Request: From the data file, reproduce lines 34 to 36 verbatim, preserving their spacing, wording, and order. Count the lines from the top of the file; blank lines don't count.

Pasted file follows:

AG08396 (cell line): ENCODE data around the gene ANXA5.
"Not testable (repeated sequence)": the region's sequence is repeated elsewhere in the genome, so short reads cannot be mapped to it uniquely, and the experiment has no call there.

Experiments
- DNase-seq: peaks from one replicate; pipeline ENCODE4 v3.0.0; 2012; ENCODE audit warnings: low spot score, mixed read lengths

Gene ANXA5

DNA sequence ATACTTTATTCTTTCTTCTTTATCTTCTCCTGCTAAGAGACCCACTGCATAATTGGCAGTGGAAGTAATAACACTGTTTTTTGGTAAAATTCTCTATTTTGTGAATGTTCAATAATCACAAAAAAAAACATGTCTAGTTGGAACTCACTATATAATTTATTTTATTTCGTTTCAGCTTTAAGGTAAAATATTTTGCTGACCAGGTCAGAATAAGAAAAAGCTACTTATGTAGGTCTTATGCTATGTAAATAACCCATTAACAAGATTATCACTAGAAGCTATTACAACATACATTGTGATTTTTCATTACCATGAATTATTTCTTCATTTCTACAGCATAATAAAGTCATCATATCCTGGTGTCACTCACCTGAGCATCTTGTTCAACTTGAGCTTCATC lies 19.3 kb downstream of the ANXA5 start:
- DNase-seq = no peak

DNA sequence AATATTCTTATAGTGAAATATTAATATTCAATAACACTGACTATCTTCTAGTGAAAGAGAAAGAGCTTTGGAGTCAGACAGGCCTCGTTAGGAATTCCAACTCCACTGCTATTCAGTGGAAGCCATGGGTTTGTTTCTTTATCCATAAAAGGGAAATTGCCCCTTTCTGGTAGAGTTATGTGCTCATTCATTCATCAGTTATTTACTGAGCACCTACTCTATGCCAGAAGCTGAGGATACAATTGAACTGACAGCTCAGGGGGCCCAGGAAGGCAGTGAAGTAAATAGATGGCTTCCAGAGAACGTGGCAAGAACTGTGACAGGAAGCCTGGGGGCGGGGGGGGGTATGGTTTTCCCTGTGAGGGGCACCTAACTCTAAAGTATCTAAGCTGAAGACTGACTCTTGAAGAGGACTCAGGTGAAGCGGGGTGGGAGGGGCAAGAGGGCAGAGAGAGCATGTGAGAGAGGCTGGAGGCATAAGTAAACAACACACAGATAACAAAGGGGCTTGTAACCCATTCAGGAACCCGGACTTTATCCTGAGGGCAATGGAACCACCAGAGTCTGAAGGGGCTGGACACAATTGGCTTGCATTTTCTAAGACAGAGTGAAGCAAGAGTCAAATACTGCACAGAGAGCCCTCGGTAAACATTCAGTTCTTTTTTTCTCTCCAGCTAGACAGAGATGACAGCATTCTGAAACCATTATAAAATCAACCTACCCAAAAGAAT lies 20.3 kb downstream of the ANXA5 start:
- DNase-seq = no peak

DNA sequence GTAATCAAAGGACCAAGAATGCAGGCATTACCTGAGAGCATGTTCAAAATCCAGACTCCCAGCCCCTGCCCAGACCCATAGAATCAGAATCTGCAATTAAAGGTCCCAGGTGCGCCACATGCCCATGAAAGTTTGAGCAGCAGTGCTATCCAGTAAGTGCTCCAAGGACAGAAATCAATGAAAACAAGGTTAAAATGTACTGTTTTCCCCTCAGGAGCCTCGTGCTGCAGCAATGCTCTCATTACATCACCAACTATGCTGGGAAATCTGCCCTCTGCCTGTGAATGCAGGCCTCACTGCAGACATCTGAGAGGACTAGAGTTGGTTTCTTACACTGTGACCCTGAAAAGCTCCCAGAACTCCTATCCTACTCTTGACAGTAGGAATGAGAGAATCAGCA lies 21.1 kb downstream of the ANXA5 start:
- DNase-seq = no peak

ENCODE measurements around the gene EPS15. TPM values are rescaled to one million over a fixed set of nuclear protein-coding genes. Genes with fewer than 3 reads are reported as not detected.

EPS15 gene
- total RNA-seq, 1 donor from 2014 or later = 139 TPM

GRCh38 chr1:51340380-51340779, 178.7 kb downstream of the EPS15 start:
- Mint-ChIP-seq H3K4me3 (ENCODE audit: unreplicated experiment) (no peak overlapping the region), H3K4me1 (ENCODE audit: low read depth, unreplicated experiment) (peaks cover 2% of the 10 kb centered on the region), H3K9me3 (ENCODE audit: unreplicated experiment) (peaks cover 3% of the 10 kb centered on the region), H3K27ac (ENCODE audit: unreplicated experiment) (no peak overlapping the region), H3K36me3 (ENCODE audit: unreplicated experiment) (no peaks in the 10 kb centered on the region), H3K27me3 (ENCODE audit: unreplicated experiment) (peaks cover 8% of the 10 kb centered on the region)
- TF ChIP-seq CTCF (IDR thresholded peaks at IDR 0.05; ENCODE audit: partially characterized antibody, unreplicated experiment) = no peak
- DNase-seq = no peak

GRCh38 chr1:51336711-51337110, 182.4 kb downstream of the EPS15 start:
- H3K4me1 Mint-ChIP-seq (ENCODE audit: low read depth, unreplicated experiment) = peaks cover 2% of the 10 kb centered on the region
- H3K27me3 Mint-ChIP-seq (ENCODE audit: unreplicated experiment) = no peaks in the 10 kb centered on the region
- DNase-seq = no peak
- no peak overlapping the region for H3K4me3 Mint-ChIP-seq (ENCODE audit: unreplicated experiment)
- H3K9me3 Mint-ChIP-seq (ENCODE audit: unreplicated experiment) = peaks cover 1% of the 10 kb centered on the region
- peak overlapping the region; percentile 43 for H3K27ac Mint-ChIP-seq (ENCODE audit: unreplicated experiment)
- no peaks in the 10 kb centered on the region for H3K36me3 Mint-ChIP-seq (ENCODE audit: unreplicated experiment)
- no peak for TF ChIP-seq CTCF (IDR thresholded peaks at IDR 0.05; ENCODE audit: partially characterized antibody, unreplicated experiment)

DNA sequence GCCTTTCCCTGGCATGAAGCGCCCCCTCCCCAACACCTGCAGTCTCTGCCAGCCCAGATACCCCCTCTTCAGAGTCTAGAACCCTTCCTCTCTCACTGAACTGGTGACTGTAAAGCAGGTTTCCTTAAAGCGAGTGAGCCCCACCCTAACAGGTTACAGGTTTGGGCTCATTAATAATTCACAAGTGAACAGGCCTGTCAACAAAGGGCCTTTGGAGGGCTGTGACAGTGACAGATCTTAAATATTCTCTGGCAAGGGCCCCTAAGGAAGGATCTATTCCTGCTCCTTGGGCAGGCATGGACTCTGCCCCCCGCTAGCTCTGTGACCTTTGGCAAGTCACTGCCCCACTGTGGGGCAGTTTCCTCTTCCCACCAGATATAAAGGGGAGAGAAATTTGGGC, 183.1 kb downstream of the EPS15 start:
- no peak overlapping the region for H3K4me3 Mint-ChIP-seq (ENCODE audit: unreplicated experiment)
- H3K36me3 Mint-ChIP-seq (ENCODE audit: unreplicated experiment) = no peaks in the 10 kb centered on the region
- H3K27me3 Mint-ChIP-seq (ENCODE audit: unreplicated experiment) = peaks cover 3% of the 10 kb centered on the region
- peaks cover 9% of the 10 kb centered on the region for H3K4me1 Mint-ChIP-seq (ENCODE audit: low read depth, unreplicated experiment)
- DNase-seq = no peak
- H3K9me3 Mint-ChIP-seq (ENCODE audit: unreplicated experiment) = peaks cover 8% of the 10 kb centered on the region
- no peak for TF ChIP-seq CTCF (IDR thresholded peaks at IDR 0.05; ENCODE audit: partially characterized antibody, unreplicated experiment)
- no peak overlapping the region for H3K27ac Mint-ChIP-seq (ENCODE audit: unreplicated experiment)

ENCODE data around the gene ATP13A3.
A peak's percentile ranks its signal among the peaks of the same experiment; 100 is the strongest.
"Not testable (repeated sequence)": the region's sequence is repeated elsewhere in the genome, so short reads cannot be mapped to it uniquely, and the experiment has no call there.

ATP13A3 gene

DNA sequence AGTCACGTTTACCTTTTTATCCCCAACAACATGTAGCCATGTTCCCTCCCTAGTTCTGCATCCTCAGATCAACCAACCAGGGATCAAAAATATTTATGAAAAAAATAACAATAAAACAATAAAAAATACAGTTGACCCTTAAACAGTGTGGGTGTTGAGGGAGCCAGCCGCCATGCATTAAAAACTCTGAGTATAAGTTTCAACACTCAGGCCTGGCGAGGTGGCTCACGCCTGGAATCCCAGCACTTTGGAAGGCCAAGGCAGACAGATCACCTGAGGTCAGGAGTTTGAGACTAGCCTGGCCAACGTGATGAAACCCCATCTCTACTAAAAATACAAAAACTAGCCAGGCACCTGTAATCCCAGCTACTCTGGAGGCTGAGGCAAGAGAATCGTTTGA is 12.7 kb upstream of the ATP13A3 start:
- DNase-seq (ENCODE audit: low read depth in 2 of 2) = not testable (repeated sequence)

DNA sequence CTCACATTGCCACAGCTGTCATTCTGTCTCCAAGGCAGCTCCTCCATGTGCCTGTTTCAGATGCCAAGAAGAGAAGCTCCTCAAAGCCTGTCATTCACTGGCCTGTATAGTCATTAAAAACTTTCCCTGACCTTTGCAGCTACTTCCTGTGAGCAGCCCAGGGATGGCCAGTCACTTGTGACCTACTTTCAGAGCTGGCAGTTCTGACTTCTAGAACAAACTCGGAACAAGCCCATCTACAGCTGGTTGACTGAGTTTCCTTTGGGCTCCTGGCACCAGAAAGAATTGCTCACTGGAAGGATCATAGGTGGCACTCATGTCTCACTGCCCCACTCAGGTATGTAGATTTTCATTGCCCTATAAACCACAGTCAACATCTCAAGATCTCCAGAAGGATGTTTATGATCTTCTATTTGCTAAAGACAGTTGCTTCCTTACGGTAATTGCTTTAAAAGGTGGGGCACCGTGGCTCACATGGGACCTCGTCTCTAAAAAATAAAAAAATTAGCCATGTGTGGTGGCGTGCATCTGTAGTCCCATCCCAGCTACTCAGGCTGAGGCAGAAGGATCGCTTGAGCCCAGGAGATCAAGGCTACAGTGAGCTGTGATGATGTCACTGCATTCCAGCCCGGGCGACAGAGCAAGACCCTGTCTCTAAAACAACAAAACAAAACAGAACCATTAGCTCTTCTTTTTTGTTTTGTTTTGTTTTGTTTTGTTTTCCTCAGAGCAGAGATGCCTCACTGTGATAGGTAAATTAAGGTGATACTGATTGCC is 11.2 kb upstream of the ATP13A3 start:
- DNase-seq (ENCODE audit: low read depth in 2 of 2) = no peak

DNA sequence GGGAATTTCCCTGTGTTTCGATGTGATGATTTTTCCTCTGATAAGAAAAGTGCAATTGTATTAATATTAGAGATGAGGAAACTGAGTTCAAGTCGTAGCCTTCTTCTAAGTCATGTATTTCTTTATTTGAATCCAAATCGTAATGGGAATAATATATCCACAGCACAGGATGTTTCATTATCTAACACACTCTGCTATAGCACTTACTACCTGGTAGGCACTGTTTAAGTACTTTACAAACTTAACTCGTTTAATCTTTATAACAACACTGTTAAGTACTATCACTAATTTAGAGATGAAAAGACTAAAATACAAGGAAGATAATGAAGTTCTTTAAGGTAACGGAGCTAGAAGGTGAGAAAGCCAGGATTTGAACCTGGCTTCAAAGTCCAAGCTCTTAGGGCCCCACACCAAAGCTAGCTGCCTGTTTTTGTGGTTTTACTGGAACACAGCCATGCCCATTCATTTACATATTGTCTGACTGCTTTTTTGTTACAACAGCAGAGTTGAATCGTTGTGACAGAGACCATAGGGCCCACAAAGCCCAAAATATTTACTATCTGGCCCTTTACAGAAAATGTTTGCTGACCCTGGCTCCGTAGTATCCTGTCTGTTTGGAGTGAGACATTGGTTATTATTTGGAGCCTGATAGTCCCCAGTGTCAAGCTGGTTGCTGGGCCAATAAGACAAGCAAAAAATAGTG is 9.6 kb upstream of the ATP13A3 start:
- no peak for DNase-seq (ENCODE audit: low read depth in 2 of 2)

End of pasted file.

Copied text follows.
- H3K9me3 Mint-ChIP-seq (ENCODE audit: unreplicated experiment) = peaks cover 8% of the 10 kb centered on the region
- no peak for TF ChIP-seq CTCF (IDR thresholded peaks at IDR 0.05; ENCODE audit: partially characterized antibody, unreplicated experiment)
- no peak overlapping the region for H3K27ac Mint-ChIP-seq (ENCODE audit: unreplicated experiment)